Life could not have started worse for John Ssebunya. Kabonge Born in a village near Bombo, Uganda, and with only two years witnessed his father murder his mother and, fearing for his life, fled to the jungle, where they lose all contact with society.
The fact of his disappearance, the absence of a family who denounced, was forgotten for years. Three years later, in 1991, a woman from a nearby tribe, while searching for some food in the jungle, he met a young boy of 5 years. Immediately returned to the village to inform the rest of the tribe to find, and there were several who returned to the scene, where they found not only a child reluctant to go with them, but a whole family of monkeys fighting throwing sticks and stones to prevent the child is carried.
For three years, John Ssebunya had been raised and adopted by a family of monkeys, which were later identified as green vervet, which not only allowed him to join his group, but also taught him all their customs, as well as methods required for jungle survival. Finally, they managed to take John to a nearby Christian orphanage. At that time, John suffered from hypertrichosis, a fairly common in feral children, his body was full of scars and wounds, not tolerate cooked food and its brands in the knees showed he had not yet learned to walk. Over eight years, John has adapted to human customs, learning to walk and disappearing further its hypertrichosis.
Every other village resident I could see the band, but no one tried to lure him until Milly, a neighbor girl, found him in a tree and took neighbors to combat family of monkeys who defended him with sticks. Finally, they could take it and take it to a house. John was covered in hair, visibly ill and malnourished. Who went to the bathroom with him were surprised with worms that defecated feet. The community, sorry for your misfortune, hid him as an orphan long time, until it became a charity in news. Years later, talking and eating almost like others, became the most famous member of the children's choir of the local orphanage.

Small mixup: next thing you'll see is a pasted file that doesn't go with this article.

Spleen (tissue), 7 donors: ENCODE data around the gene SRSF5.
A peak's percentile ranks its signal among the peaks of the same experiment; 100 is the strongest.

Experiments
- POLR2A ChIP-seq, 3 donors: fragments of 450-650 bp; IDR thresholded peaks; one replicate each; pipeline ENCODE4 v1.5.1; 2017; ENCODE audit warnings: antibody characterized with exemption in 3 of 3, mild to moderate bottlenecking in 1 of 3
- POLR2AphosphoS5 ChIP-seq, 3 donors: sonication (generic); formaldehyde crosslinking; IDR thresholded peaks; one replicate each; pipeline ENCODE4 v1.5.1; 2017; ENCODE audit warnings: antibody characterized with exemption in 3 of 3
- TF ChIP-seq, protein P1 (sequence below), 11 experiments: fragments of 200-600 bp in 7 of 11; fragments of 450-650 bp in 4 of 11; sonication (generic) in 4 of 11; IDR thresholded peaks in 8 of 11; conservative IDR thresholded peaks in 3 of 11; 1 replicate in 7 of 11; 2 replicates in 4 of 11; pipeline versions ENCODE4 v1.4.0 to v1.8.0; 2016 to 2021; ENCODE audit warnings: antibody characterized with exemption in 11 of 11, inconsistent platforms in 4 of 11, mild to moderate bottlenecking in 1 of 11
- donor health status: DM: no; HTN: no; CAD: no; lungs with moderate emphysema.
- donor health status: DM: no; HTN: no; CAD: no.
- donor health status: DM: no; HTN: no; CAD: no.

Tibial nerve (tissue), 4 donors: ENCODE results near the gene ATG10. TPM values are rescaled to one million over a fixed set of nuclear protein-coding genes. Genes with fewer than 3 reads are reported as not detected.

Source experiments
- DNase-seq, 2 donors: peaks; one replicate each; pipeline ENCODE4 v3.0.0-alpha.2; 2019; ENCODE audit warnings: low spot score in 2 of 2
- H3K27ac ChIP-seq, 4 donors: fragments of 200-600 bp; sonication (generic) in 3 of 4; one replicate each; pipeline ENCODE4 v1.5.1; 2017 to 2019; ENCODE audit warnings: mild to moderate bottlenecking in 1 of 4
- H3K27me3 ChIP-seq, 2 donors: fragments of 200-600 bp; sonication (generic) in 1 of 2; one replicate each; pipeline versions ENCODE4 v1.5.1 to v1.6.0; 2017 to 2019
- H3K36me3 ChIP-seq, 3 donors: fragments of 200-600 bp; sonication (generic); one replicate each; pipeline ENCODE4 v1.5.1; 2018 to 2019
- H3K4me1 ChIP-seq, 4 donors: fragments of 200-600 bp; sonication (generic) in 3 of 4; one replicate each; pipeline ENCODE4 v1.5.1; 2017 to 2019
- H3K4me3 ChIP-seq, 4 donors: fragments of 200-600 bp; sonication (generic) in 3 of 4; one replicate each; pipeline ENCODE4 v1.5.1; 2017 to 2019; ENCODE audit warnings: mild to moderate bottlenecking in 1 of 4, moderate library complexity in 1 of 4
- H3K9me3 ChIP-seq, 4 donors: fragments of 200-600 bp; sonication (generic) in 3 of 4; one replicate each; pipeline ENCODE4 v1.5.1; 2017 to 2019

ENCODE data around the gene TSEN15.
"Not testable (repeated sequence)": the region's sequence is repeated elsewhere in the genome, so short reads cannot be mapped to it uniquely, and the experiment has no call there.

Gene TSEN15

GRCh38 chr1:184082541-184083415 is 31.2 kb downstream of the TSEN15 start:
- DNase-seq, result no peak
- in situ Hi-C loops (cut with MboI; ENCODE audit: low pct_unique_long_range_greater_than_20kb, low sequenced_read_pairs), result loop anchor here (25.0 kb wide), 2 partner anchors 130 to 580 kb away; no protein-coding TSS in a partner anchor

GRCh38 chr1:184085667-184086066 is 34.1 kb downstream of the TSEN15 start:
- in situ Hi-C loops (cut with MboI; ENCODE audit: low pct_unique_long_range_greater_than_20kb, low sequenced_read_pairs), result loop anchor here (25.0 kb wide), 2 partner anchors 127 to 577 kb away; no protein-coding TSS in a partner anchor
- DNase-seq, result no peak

The boy, John Ssebunya, was so afraid for his life that he never returned home from the forest. Later he recalled his time in the wild: "It was very frightening, but then I saw the monkeys and they brought all this food to me. "The monkeys used to love me - we played together all the time."
All thanks go to the Molly and Paul Child Care Foundation for having gone to the village were he was, adopted him into their on home, became a member of the pearl of africa children's choir and also have participated in the special olympics. Now a fully grown Man, He has his own house and one hopes of marrying a wife so that he too can start his own family. Many Documentaries have been about him some of include BBC, National Geographic Channel, Dragon Fly Production Company UK and he also appeared on the JENSEN Talk Show in the Neitherlands.